One Monday morning the information was passed to him of the intended abdication of Edward VIII. His immediate reaction was one of incensed anger. “How dare he give up the throne for this woman?” he shouted loudly from the privacy of his office. Without any careful thought he decided that he would fight it with every ounce of his political power. This behaviour and subsequent actions was to become so controversial within political circles that he was again almost required to resign from politics altogether. At one particularly low point he realised that his decision had been made too emotionally and without the proper thought. He promised himself that in future he would only make strong political moves after thorough consultation with his advisors and, of course, finally with his old oak. One important topic which demanded his full commitment was what he should do about Hitler and Nazi Germany. He had tried endlessly to gain support for his views and warnings about the build-up of aggression coming from Germany, with little success. He sat late in his office discussing with Father Oak the various ways to tackle the problem.
And so it went on through the tumultuous years of the Second World War, even after he became Prime Minister. He had his office at number ten moved around to accommodate his beloved picture of the oak tree. The tree had been with him for so long now, that he would never consider making a strategy without finding the time to sit before it. He often pondered the irrationality of his actions, but was always convinced that he made better, stronger and more calculated decisions only after he had his audience with the old oak. It was as if the tree silently spoke to him. His thoughts became more acute and his confidence was fully established only after such sessions.
The oak formed his vision of how Britain should stand up to oppressors. The tree became his image of how Britain should behave; strong, proud and unmoving. The steadfast refusal to consider defeat or compromise against the Nazi regime spilled over into his speeches. Such speeches were made always with his oak in the back of his mind. His strength and determination not to waver was contagious and poured out into the population as a whole. Churchill believed wholeheartedly that his oak was somehow passing on to him the strength to keep Britain strong against the tyrant. He began to spend more and more time alone in his office conferring with his tower of strength.
It was during these years of the Second World War that Churchill became vulnerable to extremely emotional moments. He would often break into tears, sometimes in public view. It was after one of these occasions in the White House when the US president witnessed the emotional vulnerability of Churchill and offered United States help that Churchill came to a severe weak point in his life. Suffering from acute depression and emotional instability, he also knew how critical it was for him to stay strong for the sake of his country. At night, with a whisky in one hand and a cigar in the other, he would sit before his old oak with tears streaming from his eyes. Oh, how he prayed for the peace and the comfort of Phoenix Park under his Father Oak. The responsibility was almost too much, but he daren’t give way to the pressures. His country needed him.
On 12th February 1945 Churchill sat again in his office with what he considered to be the most difficult decision of his life. He was trying to weigh in his mind the balance between ‘area-bombing’ of main German cities as a military strategic objective and bombing simply for the sake of increasing terror. The imminent bombing of Dresden would surely cause the massacre of tens or hundreds of thousands of innocent people, but it would also almost certainly bring the war to a more rapid close.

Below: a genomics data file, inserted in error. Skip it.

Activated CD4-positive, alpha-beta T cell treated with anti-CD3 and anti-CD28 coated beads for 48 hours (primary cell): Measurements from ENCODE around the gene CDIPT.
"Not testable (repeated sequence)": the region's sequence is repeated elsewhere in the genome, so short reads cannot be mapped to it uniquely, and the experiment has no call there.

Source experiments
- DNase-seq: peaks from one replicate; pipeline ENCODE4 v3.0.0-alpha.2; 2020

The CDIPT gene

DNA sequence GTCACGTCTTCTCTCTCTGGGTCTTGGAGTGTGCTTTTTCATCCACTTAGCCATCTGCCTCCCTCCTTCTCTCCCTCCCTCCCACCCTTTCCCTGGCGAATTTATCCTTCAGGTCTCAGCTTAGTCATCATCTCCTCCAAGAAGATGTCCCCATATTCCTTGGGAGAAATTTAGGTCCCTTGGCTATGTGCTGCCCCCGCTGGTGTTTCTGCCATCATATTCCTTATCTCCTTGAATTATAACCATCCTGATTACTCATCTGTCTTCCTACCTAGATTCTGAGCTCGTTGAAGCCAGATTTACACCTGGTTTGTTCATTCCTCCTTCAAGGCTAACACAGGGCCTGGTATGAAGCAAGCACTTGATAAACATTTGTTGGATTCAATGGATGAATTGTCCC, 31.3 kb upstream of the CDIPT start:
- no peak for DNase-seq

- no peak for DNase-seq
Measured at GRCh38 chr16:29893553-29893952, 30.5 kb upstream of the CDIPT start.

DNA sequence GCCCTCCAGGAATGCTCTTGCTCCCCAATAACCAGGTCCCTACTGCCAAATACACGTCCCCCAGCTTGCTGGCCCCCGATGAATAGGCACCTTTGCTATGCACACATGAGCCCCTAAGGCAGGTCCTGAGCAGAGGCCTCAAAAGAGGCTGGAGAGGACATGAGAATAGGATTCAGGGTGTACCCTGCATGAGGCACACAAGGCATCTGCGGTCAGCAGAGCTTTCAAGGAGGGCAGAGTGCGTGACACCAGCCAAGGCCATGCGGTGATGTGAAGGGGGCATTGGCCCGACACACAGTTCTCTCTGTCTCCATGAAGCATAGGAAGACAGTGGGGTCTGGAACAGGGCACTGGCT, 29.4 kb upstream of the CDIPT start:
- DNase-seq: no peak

He looked up at his old oak, hoping for the invisible message to come to him, but could find no answer. He felt lost. He began to feel panic that he would not be able to make such a historic decision. In a huge emotional outburst, and at risk of political ruin, he ordered a plane to be organised that night to Dublin. In the dead of night he was taken to Phoenix Park where he told his aides to wait at the entrance. Many believed that Churchill’s depression had gotten the better of him and the stresses of the last five years had finally taken their toll. Some even muted having him removed immediately from office due to insanity.
Despite being fully aware of their suspicions he continued with his plan. He walked alone into the park and sat on the cold frosty bench staring up at Father Oak. He didn’t speak; he just sat in deep concentration for more than an hour. On returning back to London he instructed the Air Force to continue with the planned bombing of Dresden. He was later to publish the following statement:-
“It seems to me that the moment has come when the question of the so called ‘area-bombing’ of German cities should be reviewed from the point of view of our own interests. If we come into control of an entirely ruined land, there will be a great shortage of accommodation for ourselves and our allies… We must see to it that our attacks do no more harm to ourselves in the long run than they do to the enemy’s war effort.” (1)
This message had come to him during the visit to Dublin. It was a way to halt the terrible senseless destruction, but at the same time provide some justification to the British public for the previous bombing raids, including the one on Dresden.
Churchill never told anyone about the secret of his oak tree. Even his wife and children were never informed. In his later years as his fight against clinical depression became ever more difficult he began talking much in his sleep. It was one of these nights in 1953, shortly after he had suffered a stroke that his son Randolph, was sitting by his bed during which he began rambling about Father Oak. From the distorted words and his previous knowledge of Churchill’s activities his son managed to piece together enough to understand his father’s dedication and reliance on the oak tree in Phoenix Park. He subsequently discreetly spoke with Churchill’s old colleagues until he finally had built the full picture of his secret.
Randolph never told his father, or anyone else, that he knew about his tree. He considered it was best left unsaid.
During Winston Churchill’s state funeral, which was to be the largest in world history, the Queen looked on at the lead-lined coffin which, together with the ninety year body of the great statesman, contained a small oil painting of the tree in Phoenix Park. Randolph had privately insisted on it.
(1) Taylor, Frederick (2004). Dresden: Tuesday, 13 February 1945, London: Bloomsbury, ISBN 0-7475-7078-7; pp. 432– 33